The cheap Chinese labor is the reason that much of the highly detailed RTR stuff exists is cost prohibitive to assemble stuff like that here...but not cost prohibitive to do so in China. I'd rather have made in China than not at all. Besides...we all know that the REALLY good trains come from Korea and cost $4000 RTR. And I never plan to ever add one to my collection.
  12. Pitchwife

    Pitchwife Dreamer

    Ah, where to start?
    First off I think that most everyone agrees that the bottom line is the all powerful dollar, yen, euro, yuan, rupee, dinar etc. After all, that is what is driving the global marketplace. Trouble is, that there are dramatic differences in the standard of living in different parts of the world. A worker in China today can have a comparatively higher standard of living making the equivalent of $3 a day than an American can who is making $30 a day. That's not to say that he can go out and buy a plasma TV or a Mercedes Benz, but he doesn't NEED all of that stuff. He CAN provide his family with adequate food, shelter clothing and an education and have some left over for some creature comforts.
    So who's to blame for this? I'm afraid that a large part rests squarely on the unions. When they were first formed they were justified because industry was taking advantage of it's work force. It was able to dictate to their workers what wages and working conditions they had to endure because if the worker didn't like it there were plenty of other people who would tolerate it just to have a job. Now with OSHA and minimum wage and all of the other regulations the government has in place, the only thing the unions can do to justify themselves is to obtain higher wages for their members and ensure that those members cannot be replaced.
    My brother-in-law used to work for McDonald Douglas. He told a story about how the company wanted to test the reliability of a push button switch so they set up a stand in the cafeteria and anyone who wanted could push the button which turned on a light and registered on a counter. The joke was that it was the only button in the entire plant an engineer could push without violating union rules. :cry:
    My question is this; since it seems that we (the United States, et al) have become nations of consumers instead of producers, how soon will it be that there will be no jobs here to provide the funds for us to consume any more? How can you buy a Cadillac for $5000 when you don't have $5000 to spend? Put it on plastic? Well of Course! We, all of us, are heading for a huge meltdown that will make Enron look like the corner Mom & Pop store going out of business.
    I once had an argument with someone who said that he would only buy American made goods. I said that I wouldn't, that by buying foreign goods it would force American companies to produce better products. Now I see how shortsighted I was. They didn't make better products, they just went where they could make the same crap cheaper. :curse: :curse:
    As was stated earlier in this thread, empires rise and they fall, and I'm afraid that we are seeing the end of the American Empire.

    OK, I'm getting down from my soap box which, by the way was American made "cause I made it myself. Of course the wood came from Japan, who bought the raw lumber from the U.S. and the hammer and nails probably came from China wall1 :cry: (sigh)
  13. Printer

    Printer Member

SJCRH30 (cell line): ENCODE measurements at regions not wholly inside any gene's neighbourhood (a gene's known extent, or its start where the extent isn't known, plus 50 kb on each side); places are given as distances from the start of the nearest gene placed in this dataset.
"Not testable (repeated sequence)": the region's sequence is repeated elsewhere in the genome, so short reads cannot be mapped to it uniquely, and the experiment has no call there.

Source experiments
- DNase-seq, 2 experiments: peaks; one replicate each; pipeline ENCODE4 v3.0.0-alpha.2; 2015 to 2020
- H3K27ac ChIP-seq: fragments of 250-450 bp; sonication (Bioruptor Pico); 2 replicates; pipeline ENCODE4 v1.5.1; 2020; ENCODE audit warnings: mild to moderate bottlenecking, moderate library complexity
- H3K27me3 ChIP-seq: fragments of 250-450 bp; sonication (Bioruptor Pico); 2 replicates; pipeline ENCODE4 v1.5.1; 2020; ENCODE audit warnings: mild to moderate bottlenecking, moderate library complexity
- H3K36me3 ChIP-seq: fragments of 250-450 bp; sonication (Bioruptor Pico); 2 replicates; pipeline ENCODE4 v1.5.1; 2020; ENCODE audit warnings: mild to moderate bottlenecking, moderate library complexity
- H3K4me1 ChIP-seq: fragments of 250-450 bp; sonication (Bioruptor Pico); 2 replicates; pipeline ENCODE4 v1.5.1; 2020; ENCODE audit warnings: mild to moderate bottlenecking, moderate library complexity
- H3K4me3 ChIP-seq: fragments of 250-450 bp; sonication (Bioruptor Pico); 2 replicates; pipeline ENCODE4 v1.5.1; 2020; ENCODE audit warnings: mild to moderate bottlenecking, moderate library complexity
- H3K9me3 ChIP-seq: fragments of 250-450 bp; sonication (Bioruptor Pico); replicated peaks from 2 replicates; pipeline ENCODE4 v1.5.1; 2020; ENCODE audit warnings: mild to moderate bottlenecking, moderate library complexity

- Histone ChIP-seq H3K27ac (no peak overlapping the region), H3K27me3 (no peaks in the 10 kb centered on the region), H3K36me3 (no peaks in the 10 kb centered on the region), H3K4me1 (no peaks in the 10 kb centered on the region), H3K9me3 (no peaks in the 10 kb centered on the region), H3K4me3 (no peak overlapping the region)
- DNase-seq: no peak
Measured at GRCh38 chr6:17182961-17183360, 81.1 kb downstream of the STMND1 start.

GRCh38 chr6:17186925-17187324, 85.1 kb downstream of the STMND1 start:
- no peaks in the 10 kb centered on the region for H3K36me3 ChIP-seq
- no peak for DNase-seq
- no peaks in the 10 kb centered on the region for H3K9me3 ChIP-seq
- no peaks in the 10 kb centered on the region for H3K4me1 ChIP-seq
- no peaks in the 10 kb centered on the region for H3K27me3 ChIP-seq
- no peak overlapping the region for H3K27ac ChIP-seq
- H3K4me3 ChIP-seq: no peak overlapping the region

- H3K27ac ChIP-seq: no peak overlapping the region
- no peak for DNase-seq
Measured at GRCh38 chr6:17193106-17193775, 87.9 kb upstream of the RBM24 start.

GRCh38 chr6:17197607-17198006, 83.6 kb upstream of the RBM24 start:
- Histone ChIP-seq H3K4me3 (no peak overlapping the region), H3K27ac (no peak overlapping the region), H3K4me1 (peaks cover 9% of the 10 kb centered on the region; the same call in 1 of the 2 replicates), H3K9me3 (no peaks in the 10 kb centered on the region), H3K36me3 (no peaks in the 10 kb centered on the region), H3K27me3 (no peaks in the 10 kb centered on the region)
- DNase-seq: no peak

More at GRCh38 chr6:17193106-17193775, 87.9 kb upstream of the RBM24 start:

I grew up in a Union home and have been a member of a few myself. I don't think that the blame can or should be placed on the union workers. All we wanted was a wage large enough to be able to buy the things we were making. When you see the boss riding in a Limo and you have a hard time scraping up bus fare to get to the job that makes him so rich you get upset.
    A fair wage and benifits were all we wanted. I'm slaving in unbearable conditions so he can eat steak why should I have to settle for ketchup and crackers.
    Did he need 3 homes and two summer cottages while I was unable to afford one apartment?

    "Then go get another job!"
    Why should I have to work 2 or 3 jobs to have simple means?

    No, I don't blame the worker. I fault the greed of the business owners and directors. They want to have it all and give nothing.

    Before you jump on me (again). I've run my own business for 27 years now and have taken myriads of business courses in various locales. i.e.-U-Mich Dearborn campus business classes. SBA seminars. etc.
    And they teach the "Hire 'Em Cheap - Use 'Em Up - Throw 'Em Out" policy in all business management classes. Even the State Of Florida gives me the "Nod & Wink" when it comes to how many hours I can "Push" my workers.

  14. nkp174

    nkp174 Active Member

    Printer, I don't know if I was the one whom jumped on you before, sorry if I did, but when I think of union issues...I think of the union leadership as much or more than the rank and files. Both sides are wearing white collars when the union leadership meets with the business management.

    It's sad to hear about the teaching of "meat grinder" management in your business classes. I suspect that's part of the reason that most Fortune 500 companies are not run by people with business degrees. I'm at the opposite end of the spectrum, having worked for a consulting engineering firm in which the company was primarily concerned with retaining works.
  15. Pitchwife

    Pitchwife Dreamer

    Scoot, I agree with nkp174. When I was talking about unions I was referring to the leadership and I don't mean the shop stewards who work alongside of their fellows.
    There is definitely something flawed in the business sector when a company can hire a CEO for millions of dollars and then pay him more millions when they fire him for doing a poor job.
    The only thing that makes me madder is when congress decides to give itself a raise. :curse: :curse: :curse: Don't you wish you could do that?
  16. Art Decko

    Art Decko Member

    The unions? I'm having a hard time seeing that. Union membership and influence in the US has been declining for over 50 years.